Mish's Global Economic Analysis, a blog devoted to economic and financial issues, posted an article today about methods now being resorted to by banks in order to reach hard-to-contact buyers in default on their payments.
Many borrowers don't trust their lenders and don't respond to efforts to contact them. In order to reach cagey borrowers, banks are now looking for creative ways to package their written communications to borrowers, packaging them to look like wedding invitations or other innocent material. Wells Fargo even offered $250 gift cards to borrowers in order to induce them to contact the institution, which bespeaks the level of desperation of lenders with hundreds of millions to billions of dollars worth of non-performing mortgages on their books.
Some banks are using grassroots community groups such as Acorn and its subsidiary Acorn Housing, to reach recalcitrant borrowers. Chase Bank now sends letters on Acorn letterhead and pays Acorn to leave its door hangers at the homes of unresponsive borrowers. Chase pays Acorn $50-$70 dollars for every person found, according to Mish's article.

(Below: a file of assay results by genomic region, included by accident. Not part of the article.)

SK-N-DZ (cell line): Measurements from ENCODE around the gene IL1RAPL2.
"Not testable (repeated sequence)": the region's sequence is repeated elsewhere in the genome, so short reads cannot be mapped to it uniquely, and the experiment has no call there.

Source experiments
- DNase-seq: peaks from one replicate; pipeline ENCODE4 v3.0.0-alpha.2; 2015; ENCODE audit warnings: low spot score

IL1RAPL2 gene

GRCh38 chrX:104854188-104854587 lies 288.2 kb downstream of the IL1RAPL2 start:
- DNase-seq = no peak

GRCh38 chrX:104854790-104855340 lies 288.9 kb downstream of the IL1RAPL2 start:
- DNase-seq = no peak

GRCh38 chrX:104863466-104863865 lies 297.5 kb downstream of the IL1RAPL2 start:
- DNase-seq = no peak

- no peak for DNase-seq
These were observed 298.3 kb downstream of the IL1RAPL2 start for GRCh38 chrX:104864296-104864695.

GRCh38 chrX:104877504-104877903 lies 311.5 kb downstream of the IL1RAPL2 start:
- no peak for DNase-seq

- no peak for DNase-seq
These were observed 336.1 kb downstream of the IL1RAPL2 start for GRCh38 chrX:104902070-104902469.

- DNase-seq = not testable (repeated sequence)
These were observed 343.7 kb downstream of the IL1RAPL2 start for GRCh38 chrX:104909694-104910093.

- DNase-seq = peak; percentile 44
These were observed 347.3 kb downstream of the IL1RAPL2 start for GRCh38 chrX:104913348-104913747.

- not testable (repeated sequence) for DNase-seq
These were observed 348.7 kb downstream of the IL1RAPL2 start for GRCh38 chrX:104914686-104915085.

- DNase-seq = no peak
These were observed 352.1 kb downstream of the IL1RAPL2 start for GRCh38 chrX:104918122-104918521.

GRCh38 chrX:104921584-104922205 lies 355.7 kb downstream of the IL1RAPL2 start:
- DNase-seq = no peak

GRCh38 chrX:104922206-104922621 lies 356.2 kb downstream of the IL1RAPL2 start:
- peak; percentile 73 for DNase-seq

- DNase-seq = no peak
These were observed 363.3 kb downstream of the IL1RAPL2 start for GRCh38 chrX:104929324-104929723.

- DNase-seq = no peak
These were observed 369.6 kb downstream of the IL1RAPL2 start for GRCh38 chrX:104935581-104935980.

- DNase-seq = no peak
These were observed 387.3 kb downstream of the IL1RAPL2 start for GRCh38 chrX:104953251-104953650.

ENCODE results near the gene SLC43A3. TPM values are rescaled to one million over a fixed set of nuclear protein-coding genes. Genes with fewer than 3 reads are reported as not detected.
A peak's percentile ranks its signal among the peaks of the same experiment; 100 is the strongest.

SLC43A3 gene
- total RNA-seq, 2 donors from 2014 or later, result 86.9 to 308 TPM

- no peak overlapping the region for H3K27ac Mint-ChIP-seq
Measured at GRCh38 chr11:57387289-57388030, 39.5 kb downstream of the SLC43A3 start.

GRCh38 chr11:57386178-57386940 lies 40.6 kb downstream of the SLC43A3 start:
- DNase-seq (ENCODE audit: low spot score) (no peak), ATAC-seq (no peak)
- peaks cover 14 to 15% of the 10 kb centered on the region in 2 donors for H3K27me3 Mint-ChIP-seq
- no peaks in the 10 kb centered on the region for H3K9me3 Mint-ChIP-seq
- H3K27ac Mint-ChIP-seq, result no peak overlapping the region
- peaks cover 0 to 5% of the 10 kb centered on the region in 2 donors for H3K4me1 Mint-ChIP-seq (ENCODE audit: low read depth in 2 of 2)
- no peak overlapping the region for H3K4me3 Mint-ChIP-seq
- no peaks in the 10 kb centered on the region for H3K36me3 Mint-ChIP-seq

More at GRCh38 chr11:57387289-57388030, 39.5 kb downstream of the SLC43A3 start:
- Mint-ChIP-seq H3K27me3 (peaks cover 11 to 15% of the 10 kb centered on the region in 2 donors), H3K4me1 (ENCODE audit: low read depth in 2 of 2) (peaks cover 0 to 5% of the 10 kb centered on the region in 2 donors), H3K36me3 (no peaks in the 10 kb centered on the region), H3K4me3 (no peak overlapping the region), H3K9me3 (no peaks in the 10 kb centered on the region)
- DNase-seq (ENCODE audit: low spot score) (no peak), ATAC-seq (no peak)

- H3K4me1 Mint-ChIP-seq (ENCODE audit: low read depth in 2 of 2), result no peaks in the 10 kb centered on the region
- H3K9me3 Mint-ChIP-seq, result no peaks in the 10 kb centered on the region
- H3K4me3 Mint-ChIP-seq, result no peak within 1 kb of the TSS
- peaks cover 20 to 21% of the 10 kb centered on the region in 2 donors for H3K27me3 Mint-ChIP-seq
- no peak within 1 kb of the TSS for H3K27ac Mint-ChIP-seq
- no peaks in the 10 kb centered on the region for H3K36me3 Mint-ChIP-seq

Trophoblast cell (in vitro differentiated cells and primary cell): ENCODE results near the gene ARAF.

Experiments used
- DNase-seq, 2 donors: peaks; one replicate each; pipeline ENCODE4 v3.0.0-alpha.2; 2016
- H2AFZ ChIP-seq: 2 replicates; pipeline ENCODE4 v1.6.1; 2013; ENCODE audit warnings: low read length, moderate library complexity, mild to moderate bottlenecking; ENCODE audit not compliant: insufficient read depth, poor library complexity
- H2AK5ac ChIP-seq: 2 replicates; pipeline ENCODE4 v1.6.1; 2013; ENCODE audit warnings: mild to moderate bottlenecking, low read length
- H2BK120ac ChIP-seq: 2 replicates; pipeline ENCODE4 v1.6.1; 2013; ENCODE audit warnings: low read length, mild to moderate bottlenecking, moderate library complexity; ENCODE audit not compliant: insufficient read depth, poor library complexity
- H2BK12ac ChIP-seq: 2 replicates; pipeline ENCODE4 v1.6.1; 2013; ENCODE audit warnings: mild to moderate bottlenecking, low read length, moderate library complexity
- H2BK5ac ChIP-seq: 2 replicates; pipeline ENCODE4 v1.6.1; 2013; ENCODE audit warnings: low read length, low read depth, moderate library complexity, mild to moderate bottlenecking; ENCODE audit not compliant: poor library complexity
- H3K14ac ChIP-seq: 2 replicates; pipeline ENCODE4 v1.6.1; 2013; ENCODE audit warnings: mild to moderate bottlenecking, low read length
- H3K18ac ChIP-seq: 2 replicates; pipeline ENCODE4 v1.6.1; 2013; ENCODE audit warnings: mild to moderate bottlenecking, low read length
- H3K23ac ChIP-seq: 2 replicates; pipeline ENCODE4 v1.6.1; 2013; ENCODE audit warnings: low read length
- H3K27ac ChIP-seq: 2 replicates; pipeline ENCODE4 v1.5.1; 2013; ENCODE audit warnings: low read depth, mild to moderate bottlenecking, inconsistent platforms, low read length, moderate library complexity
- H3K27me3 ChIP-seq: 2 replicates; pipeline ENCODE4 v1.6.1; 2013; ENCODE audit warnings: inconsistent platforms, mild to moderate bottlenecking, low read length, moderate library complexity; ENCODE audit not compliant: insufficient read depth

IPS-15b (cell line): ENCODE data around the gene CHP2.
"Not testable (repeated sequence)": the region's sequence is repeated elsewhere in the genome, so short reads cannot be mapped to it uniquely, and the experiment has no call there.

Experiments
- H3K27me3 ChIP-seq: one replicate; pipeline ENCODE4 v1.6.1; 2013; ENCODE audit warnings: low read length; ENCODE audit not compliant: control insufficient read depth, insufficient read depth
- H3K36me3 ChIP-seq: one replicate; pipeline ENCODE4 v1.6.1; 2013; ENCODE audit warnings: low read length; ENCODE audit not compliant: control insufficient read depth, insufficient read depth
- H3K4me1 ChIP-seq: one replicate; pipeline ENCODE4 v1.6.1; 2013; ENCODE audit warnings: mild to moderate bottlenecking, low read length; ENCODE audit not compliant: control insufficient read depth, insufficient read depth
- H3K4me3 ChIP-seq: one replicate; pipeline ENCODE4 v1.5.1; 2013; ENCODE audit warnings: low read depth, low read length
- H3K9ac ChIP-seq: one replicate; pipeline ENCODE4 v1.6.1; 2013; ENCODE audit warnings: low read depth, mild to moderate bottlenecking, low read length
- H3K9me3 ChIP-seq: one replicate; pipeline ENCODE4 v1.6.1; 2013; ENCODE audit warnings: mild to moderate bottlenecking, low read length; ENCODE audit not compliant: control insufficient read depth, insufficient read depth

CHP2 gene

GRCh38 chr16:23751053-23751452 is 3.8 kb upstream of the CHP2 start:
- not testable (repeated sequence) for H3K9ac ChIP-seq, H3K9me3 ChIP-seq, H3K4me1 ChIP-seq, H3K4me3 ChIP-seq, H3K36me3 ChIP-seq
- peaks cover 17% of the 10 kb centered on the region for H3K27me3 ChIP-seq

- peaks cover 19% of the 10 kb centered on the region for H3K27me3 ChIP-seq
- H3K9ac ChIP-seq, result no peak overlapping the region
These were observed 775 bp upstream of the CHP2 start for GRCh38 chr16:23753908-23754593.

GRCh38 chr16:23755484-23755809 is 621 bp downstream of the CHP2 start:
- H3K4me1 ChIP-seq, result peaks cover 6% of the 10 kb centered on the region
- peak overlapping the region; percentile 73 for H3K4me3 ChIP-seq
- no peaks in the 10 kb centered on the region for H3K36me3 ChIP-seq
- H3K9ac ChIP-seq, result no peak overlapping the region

Is Acorn also receiving money from Countrywide Financial,too? The organization has announced an agreement with Countrywide, billed prominently on Acorn's home page, to help borrowers avoid foreclosure.
I thought Acorn was here to help our most disadvantaged citizens find minimal decent housing and afford heat and power, but now it looks like Acorn is given to helping greedy lenders recover their losses and to helping borrowers stay in houses that go pretty far beyond the minimum.
Note to poster "Dave", who commented on my previous post on this matter: Acorn and Acorn housing are essentially the same organization. Go to the Acorn home page, and you will see that the parent organization is advertising its efforts on behalf of borrowers being foreclosed.